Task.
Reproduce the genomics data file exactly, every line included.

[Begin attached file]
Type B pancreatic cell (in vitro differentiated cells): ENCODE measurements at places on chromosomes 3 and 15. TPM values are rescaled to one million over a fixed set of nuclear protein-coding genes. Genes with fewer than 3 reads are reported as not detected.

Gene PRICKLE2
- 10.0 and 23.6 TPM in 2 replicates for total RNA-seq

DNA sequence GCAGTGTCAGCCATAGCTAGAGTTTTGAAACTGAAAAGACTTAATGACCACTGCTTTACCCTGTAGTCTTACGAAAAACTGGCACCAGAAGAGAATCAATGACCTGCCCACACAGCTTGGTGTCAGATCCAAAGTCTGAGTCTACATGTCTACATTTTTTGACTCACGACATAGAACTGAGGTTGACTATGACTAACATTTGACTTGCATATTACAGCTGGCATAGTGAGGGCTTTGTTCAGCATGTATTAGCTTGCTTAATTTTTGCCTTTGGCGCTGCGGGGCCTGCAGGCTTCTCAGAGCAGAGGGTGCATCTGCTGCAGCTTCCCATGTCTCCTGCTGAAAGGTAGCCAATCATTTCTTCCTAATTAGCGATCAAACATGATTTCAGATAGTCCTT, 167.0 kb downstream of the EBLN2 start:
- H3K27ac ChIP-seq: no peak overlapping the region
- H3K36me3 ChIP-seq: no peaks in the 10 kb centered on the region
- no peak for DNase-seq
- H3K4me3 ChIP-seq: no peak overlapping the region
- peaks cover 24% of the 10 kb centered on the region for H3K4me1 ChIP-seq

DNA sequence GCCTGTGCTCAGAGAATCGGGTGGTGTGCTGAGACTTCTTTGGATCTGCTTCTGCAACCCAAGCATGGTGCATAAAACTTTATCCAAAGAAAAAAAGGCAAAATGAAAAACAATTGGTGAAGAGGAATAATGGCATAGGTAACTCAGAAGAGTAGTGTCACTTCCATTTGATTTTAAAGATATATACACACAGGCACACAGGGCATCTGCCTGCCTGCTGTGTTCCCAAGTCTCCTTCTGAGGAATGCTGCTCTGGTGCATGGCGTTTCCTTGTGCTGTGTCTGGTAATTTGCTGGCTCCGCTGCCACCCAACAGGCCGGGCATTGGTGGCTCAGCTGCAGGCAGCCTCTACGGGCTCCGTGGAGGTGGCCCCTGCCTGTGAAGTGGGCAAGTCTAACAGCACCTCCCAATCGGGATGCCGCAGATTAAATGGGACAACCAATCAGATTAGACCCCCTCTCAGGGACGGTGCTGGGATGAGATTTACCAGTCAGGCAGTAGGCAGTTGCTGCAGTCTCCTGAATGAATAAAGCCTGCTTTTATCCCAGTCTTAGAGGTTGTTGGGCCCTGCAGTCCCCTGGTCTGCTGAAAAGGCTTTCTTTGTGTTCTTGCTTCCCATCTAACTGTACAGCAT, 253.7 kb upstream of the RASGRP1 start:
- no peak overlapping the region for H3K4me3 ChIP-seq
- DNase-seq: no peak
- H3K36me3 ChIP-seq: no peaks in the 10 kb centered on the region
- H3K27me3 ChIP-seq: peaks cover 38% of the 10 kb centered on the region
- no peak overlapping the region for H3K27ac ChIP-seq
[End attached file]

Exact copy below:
Type B pancreatic cell (in vitro differentiated cells): ENCODE measurements at places on chromosomes 3 and 15. TPM values are rescaled to one million over a fixed set of nuclear protein-coding genes. Genes with fewer than 3 reads are reported as not detected.

Gene PRICKLE2
- 10.0 and 23.6 TPM in 2 replicates for total RNA-seq

DNA sequence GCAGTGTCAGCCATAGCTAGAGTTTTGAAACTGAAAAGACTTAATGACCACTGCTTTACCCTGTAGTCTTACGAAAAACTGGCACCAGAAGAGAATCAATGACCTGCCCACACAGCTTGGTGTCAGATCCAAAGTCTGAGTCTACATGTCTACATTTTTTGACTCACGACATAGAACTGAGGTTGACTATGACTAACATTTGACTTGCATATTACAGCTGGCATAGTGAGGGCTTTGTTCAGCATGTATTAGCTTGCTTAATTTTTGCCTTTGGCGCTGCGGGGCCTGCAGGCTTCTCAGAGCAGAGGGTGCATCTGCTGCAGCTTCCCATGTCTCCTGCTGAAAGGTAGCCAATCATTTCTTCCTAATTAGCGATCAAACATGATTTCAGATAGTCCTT, 167.0 kb downstream of the EBLN2 start:
- H3K27ac ChIP-seq: no peak overlapping the region
- H3K36me3 ChIP-seq: no peaks in the 10 kb centered on the region
- no peak for DNase-seq
- H3K4me3 ChIP-seq: no peak overlapping the region
- peaks cover 24% of the 10 kb centered on the region for H3K4me1 ChIP-seq

DNA sequence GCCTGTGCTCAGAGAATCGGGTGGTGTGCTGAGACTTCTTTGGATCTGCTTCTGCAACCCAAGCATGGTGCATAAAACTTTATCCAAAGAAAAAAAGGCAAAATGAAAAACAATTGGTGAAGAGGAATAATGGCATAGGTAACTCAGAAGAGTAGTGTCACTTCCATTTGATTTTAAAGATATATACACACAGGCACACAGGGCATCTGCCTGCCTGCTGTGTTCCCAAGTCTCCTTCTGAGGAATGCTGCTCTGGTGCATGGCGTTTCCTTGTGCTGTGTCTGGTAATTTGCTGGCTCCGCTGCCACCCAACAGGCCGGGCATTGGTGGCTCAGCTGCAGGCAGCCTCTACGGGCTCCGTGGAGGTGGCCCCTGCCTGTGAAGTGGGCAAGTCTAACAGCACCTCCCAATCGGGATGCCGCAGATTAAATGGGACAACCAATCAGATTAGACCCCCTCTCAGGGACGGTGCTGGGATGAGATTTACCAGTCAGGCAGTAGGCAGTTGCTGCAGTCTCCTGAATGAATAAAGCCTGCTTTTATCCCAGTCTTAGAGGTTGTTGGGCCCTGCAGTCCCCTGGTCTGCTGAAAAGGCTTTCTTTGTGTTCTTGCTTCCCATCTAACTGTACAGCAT, 253.7 kb upstream of the RASGRP1 start:
- no peak overlapping the region for H3K4me3 ChIP-seq
- DNase-seq: no peak
- H3K36me3 ChIP-seq: no peaks in the 10 kb centered on the region
- H3K27me3 ChIP-seq: peaks cover 38% of the 10 kb centered on the region
- no peak overlapping the region for H3K27ac ChIP-seq